Novel 3′-O-Fluorescently Modified Nucleotides for Reversible Termination of DNA Synthesis

Life Sciences Research Division, Korea Institute of Science and Technology, Cheongryang, Seoul, Korea.
ChemBioChem (Impact Factor: 3.06). 01/2009; 11(1):75-8. DOI: 10.1002/cbic.200900632
Source: PubMed
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    ABSTRACT: Next-generation sequencing (NGS) technologies recently developed are now used for study of genomes from various organisms. Sequencing-by-synthesis (SBS) is a key strategy in the NGS. The SBS uses nucleotides so-called dual-modified reversible terminators (DRTs) in which bases are labeled with fluorophores and 3'-OH is protected with a reversibly cleavable chemical group, respectively. In this study, we examined the possibility of performing SBS with mono-modified reversible terminators (MRTs), in which the reversible blocking group on the 3'-OH plays a dual role as a fluorescent signal report as well as a chemical protection. We studied cyclic reversible termination by using two MRTs (dA and dT), wherein the modifications were two different fluorophores and cleavable to regenerate a free 3'-OH. We here demonstrated that SBS could be achieved with incorporation of MRTs by a DNA polymerase and correct base-calls based on the two different colors from the fluorophores.
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    ABSTRACT: Eukaryotic chromatin is composed of nucleosomes, which contain nearly two coils of DNA wrapped around a central histone octamer. The octamer contains an H3-H4 tetramer and two H2A-H2B dimers. Gene activation is associated with chromatin disruption: a wider nucleosome-depleted region (NDR) at the promoter and reduced nucleosome occupancy over the coding region. Here, we examine the nature of disrupted chromatin after induction, using MNase-seq to map nucleosomes and subnucleosomes, and a refined high-resolution ChIP-seq method to map H4, H2B and RNA polymerase II (Pol II) genome-wide. Over coding regions, induced genes show a differential loss of H2B relative to H4, which correlates with Pol II density and the appearance of subnucleosomes. After induction, Pol II is surprisingly low at the promoter, but accumulates on the gene and downstream of the termination site, implying that dissociation is very slow. Thus, induction-dependent chromatin disruption reflects both eviction of H2A-H2B dimers and the presence of queued Pol II elongation complexes. We propose that slow Pol II dissociation after transcription is a major factor in chromatin disruption and that it may be of critical importance in gene regulation.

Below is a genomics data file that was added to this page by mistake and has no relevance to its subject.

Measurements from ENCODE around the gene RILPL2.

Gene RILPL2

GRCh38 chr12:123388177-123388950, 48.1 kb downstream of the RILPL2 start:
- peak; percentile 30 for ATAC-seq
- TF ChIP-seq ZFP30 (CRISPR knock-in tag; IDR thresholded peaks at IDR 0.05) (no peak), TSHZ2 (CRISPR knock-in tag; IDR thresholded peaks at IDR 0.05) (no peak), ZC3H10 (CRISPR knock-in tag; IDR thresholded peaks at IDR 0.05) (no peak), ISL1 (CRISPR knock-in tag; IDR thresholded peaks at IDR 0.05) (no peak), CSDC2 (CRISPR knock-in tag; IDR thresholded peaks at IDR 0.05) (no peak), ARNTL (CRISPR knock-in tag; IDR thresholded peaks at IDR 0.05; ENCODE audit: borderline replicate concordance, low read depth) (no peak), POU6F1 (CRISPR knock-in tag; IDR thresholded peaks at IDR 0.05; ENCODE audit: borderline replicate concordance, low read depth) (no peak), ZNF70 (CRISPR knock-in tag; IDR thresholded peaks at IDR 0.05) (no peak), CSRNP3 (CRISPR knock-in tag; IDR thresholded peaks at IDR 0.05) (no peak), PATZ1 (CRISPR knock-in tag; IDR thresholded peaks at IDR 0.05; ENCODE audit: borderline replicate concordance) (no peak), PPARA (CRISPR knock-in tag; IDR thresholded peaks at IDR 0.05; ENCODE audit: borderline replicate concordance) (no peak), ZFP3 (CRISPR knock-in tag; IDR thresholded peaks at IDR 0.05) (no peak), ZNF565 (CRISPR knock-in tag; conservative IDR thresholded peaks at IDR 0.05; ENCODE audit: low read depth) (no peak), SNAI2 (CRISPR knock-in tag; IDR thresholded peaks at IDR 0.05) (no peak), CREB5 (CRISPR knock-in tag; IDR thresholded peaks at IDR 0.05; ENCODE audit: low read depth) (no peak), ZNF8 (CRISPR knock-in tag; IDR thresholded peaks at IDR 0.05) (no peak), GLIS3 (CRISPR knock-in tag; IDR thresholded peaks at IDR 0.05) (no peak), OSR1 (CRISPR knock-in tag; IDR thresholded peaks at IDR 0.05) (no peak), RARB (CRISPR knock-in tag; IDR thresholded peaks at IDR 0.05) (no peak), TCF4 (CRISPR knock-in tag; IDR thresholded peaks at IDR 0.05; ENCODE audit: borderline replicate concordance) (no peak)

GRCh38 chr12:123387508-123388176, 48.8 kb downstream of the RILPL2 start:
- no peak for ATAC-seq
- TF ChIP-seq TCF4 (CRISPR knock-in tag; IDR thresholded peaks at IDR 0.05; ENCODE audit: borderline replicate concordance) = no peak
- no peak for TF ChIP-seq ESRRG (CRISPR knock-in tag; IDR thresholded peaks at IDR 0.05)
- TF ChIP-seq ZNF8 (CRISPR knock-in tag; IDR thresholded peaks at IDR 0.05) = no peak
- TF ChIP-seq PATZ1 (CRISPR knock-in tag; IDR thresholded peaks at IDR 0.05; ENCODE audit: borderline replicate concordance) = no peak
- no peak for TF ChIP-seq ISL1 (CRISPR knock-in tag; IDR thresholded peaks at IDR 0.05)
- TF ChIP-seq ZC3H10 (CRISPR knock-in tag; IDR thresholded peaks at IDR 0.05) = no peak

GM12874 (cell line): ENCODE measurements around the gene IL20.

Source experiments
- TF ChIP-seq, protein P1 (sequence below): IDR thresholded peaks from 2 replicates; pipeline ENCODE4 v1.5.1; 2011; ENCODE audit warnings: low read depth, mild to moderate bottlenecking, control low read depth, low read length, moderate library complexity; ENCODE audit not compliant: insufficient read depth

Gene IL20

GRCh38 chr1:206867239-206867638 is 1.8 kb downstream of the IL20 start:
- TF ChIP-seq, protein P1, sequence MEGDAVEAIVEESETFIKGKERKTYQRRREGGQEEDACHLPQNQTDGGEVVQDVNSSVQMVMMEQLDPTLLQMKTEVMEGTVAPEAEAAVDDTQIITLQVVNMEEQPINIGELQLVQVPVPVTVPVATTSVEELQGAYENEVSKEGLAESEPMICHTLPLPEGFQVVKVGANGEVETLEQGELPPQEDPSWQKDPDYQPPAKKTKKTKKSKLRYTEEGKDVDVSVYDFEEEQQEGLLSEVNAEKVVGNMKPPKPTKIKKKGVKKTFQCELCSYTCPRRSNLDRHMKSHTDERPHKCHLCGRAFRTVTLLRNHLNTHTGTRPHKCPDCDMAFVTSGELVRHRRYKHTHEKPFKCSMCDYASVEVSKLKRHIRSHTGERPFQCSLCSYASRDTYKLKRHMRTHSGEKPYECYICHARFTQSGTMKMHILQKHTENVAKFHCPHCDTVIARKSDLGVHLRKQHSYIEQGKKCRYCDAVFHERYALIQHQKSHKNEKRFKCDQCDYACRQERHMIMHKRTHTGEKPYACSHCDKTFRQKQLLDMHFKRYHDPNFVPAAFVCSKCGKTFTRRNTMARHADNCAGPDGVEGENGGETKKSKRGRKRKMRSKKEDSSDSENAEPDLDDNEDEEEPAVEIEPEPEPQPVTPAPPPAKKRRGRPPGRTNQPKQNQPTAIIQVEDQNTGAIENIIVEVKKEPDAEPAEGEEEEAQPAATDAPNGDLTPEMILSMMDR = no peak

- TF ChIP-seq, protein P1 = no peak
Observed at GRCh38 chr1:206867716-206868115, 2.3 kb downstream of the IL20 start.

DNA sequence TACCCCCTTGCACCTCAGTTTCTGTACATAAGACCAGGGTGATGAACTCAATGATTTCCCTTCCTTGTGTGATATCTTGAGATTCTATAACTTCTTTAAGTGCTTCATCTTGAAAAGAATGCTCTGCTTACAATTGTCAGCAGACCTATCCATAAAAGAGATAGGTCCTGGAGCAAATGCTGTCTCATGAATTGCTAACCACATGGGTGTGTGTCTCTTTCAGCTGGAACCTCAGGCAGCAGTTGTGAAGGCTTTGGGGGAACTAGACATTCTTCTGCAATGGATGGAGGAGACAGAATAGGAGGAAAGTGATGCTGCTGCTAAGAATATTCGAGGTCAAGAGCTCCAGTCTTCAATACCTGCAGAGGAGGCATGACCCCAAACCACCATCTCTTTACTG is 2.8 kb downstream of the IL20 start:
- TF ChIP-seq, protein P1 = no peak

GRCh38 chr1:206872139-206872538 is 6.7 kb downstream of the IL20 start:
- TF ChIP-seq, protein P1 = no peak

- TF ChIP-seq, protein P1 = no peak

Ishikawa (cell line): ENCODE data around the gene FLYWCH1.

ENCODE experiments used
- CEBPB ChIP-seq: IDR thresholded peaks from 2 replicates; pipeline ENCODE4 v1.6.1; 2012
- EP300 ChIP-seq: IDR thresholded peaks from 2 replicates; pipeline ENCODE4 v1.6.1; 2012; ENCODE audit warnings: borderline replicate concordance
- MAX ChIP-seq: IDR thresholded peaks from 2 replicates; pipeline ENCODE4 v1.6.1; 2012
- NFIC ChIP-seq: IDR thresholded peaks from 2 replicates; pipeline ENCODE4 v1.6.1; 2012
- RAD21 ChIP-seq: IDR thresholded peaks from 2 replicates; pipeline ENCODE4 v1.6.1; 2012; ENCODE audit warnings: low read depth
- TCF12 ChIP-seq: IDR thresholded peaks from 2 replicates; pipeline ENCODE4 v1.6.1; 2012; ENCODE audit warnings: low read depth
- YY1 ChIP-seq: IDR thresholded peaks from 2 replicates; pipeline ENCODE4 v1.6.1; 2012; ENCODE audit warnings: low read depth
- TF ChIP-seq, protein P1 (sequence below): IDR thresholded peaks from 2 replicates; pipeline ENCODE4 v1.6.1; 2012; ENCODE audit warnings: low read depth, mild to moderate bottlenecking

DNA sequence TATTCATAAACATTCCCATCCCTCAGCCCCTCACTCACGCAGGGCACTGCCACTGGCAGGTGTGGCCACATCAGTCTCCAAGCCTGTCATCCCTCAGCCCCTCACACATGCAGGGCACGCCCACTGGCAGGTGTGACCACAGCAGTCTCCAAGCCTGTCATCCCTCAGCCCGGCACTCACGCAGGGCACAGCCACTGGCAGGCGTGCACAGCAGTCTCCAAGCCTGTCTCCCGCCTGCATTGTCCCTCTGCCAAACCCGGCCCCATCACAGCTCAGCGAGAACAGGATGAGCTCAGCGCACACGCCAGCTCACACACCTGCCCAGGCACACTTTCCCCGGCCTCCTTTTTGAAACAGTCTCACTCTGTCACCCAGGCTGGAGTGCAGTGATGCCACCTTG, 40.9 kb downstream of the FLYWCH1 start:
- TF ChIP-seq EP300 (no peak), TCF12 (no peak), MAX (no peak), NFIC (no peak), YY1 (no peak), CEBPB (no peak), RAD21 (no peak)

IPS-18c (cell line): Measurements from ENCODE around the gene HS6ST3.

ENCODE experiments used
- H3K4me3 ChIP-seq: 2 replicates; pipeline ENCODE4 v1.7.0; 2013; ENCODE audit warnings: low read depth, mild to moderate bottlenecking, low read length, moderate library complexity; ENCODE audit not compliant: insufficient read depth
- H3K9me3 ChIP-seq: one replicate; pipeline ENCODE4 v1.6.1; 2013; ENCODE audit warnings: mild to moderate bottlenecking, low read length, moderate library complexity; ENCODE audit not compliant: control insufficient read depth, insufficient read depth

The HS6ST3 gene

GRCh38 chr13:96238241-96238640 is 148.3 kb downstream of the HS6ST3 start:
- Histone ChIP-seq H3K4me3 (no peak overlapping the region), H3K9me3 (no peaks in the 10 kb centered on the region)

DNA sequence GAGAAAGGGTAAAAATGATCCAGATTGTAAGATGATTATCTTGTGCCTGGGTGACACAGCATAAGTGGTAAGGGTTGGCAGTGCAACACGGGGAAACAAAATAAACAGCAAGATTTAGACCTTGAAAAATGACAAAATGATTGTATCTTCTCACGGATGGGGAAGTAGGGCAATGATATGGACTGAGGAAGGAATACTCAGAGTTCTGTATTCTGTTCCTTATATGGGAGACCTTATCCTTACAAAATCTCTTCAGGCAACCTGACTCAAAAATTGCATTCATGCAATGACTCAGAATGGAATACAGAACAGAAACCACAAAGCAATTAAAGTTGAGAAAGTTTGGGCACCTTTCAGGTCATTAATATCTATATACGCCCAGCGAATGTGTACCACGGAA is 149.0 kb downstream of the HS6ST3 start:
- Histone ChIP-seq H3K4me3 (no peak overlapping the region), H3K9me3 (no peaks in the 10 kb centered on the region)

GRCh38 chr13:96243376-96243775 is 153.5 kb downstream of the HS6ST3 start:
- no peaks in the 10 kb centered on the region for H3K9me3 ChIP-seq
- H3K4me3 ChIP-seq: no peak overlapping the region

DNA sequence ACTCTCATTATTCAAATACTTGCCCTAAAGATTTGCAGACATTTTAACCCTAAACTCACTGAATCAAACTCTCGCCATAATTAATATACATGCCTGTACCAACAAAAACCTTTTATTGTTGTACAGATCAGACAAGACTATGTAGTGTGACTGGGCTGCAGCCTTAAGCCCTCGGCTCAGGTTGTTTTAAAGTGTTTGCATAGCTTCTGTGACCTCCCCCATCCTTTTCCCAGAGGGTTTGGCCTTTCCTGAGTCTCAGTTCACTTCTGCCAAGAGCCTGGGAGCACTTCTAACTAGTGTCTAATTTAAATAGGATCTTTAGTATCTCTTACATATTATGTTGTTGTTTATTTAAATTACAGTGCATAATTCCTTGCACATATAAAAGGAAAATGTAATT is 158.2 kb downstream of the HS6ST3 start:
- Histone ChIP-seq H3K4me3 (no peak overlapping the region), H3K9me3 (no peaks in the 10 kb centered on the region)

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    ABSTRACT: Oligonucleotides composed of natural nucleotides are inapplicable for biotechnical and therapeutic use due to its instability under biological conditions. Therminator DNA polymerases, mutant DNA polymerases of thermophilic marine archaea, show that they can efficiently synthesize fully 2'-fluoro-modified (2'F-) oligonucleotides. Furthermore, the sequence analysis reveals that the oligonucleotide sequence is highly accurate, especially the fidelity of a 2'F-oligonucleotide synthesized by Therminator II is more accurate than that of natural RNA synthesized by conventional RNA polymerase. These finding would be helpful for the synthesis of chemically modified oligonucleotides, for the use of biotechnical or medical applications.
    Bioorganic & medicinal chemistry letters 03/2014; 24(9). DOI:10.1016/j.bmcl.2014.03.035 · 2.33 Impact Factor